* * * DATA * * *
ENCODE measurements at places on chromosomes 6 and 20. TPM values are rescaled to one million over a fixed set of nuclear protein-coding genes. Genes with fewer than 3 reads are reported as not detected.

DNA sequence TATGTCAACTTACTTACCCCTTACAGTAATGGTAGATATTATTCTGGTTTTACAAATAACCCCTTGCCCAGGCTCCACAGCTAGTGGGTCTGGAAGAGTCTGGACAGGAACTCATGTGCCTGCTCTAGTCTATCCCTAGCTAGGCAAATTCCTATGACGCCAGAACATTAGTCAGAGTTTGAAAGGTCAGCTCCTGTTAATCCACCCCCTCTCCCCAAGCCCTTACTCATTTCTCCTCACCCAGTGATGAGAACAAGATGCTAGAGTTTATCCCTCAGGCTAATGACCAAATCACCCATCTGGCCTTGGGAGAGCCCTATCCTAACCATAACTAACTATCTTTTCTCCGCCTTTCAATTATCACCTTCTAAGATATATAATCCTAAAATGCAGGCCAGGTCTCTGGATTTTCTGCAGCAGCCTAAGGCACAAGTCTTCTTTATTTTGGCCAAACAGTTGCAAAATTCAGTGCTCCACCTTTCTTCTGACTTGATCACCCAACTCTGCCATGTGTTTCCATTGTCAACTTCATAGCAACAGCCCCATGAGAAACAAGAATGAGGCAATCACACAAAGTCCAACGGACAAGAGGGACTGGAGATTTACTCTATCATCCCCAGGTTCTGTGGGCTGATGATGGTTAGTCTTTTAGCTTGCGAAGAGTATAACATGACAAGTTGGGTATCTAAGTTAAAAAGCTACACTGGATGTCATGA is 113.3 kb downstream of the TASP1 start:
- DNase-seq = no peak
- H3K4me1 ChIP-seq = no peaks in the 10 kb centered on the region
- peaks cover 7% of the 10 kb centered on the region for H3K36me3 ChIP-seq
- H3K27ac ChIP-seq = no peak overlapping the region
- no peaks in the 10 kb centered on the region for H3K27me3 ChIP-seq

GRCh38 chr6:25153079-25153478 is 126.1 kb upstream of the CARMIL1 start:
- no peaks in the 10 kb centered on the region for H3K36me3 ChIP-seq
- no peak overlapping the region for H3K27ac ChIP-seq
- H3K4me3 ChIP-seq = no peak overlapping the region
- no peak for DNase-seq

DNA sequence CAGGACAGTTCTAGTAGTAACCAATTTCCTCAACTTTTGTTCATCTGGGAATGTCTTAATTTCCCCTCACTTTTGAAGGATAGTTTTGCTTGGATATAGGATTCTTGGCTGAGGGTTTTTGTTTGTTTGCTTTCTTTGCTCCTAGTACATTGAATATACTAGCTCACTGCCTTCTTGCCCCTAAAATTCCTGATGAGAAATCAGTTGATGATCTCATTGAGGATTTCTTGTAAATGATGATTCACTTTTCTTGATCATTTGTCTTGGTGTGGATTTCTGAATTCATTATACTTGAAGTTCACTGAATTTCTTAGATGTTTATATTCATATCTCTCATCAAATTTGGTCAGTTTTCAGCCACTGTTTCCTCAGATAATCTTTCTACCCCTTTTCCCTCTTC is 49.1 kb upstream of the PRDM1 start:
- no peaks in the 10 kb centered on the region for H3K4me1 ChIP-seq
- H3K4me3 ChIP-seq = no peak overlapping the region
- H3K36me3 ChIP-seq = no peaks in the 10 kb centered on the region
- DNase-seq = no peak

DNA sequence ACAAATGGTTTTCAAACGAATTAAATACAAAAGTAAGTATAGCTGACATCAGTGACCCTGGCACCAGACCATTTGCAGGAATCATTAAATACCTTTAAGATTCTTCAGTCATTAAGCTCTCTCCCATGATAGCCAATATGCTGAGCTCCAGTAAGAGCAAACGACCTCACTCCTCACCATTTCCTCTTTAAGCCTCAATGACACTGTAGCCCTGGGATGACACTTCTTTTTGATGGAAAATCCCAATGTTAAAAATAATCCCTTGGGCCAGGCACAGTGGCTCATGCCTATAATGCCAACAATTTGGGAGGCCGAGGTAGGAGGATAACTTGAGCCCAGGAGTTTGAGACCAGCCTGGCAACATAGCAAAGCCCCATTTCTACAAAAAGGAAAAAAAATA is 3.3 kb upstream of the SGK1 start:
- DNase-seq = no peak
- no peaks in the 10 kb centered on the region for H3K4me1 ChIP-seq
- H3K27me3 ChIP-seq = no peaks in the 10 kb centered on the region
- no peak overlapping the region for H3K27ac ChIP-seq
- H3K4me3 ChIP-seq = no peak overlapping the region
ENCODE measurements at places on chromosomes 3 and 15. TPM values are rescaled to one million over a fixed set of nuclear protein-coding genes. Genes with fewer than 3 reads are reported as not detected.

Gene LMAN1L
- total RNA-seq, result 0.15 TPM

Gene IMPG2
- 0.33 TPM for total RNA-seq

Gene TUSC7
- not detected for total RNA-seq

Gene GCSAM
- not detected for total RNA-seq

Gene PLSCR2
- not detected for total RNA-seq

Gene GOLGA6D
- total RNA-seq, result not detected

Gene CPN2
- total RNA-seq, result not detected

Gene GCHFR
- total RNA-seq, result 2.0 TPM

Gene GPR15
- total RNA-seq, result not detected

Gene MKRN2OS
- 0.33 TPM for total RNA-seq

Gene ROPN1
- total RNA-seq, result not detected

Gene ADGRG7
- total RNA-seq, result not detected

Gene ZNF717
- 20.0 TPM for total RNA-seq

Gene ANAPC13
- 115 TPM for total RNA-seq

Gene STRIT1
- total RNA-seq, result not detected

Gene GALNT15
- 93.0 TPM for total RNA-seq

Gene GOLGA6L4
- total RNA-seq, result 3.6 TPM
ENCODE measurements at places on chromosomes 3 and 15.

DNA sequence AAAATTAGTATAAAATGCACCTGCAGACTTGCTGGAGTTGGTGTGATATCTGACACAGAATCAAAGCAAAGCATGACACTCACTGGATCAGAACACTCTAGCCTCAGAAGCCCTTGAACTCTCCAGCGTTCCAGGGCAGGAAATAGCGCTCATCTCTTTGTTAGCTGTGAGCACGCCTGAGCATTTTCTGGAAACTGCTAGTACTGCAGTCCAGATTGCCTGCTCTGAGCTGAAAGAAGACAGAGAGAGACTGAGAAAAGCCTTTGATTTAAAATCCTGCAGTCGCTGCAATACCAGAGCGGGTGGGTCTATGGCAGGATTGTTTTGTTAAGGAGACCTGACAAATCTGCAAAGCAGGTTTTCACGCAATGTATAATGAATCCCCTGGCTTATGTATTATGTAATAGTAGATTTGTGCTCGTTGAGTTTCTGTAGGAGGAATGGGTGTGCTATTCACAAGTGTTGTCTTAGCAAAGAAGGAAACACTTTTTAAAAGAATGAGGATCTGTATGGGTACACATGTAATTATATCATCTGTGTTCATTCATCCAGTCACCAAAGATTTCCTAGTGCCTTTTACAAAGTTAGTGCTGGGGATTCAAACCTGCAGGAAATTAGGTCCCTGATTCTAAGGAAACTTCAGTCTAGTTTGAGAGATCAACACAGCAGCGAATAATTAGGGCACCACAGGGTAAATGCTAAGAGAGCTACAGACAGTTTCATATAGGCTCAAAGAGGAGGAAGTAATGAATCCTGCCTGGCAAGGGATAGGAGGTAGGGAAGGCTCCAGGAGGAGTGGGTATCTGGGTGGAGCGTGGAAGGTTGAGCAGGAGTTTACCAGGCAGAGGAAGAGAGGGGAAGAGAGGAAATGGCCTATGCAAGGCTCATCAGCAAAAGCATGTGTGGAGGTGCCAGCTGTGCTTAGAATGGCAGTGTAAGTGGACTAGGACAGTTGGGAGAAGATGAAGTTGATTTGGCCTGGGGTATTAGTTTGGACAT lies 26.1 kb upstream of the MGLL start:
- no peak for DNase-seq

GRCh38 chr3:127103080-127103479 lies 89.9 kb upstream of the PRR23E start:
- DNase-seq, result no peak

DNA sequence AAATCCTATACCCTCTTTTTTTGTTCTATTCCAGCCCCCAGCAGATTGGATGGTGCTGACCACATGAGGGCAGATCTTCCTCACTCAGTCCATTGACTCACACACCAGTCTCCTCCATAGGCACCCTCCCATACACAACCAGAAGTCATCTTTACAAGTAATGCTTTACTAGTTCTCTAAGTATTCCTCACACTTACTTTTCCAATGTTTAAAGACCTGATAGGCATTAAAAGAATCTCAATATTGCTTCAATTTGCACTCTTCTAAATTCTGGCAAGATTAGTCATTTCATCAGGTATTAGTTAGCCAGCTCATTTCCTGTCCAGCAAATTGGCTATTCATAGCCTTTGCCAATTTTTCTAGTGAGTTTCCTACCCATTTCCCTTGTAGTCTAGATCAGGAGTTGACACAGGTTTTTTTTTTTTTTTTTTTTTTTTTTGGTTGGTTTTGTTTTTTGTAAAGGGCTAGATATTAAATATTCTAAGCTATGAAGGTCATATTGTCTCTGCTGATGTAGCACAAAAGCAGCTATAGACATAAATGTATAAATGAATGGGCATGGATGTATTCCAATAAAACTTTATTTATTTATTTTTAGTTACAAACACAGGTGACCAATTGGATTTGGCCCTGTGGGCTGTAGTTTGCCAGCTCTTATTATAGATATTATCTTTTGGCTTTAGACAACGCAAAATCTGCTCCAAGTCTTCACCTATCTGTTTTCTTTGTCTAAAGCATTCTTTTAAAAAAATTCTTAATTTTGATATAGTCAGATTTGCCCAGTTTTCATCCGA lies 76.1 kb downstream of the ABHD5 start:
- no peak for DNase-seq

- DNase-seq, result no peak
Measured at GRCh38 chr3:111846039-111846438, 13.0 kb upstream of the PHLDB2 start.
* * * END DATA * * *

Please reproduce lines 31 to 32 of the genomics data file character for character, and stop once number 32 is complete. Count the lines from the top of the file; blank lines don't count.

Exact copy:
Gene GCSAM
- not detected for total RNA-seq